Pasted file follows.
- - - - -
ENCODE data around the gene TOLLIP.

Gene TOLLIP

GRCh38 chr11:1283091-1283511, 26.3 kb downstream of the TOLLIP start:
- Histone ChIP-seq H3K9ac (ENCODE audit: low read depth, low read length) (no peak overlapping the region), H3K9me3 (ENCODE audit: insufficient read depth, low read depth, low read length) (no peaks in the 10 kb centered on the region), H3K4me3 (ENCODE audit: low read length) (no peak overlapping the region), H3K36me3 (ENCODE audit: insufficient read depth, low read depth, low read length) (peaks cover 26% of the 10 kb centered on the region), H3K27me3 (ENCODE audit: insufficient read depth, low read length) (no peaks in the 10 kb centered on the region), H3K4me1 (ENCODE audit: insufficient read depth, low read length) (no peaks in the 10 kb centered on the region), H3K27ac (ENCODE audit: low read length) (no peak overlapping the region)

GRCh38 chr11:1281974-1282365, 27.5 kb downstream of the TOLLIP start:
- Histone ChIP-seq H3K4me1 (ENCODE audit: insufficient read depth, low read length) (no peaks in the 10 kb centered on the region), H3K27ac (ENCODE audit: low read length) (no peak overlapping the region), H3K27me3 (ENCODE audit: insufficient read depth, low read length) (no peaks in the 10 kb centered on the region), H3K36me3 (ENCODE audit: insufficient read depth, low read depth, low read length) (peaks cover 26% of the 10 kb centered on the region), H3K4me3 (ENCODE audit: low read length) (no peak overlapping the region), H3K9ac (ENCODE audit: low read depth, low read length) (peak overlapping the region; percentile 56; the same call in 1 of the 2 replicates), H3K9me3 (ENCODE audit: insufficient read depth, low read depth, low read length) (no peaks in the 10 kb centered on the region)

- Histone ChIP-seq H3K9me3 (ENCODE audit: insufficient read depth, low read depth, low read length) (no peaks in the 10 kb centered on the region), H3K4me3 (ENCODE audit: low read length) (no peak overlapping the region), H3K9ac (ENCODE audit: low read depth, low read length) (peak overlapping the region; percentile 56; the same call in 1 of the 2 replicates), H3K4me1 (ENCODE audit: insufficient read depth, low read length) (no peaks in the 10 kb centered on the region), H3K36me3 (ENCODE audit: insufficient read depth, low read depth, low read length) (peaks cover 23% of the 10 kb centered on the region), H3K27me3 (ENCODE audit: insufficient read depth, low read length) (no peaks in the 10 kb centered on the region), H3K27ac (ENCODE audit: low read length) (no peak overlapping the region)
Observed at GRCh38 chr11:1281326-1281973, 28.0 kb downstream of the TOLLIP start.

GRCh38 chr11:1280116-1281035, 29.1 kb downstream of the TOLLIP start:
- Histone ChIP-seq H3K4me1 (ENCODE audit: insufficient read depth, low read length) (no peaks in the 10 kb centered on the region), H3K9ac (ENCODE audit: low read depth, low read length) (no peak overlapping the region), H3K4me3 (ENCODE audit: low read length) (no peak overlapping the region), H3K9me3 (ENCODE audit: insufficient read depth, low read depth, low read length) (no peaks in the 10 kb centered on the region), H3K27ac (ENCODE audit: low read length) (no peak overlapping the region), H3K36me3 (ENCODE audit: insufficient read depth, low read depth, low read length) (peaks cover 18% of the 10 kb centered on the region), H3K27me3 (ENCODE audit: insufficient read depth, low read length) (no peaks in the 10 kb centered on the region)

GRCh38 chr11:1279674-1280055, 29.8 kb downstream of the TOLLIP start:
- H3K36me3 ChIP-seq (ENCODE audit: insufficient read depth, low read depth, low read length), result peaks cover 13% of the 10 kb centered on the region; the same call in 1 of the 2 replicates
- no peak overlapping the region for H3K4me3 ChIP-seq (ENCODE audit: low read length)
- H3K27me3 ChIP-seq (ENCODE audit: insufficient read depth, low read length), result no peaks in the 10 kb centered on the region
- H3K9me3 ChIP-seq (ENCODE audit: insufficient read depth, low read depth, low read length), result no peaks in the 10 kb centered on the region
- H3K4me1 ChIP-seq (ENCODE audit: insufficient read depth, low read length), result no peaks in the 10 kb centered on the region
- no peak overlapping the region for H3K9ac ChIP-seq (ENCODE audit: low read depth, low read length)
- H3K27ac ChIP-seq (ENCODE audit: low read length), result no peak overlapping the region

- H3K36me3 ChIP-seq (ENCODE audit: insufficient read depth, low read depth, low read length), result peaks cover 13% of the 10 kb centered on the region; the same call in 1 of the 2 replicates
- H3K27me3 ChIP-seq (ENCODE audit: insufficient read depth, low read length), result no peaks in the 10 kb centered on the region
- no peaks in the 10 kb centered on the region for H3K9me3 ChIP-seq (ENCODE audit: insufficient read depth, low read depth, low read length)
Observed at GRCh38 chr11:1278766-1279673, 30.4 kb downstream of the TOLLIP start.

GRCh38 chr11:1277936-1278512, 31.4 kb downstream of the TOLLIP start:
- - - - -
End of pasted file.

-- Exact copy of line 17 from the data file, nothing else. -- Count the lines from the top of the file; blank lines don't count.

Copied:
- no peak overlapping the region for H3K9ac ChIP-seq (ENCODE audit: low read depth, low read length)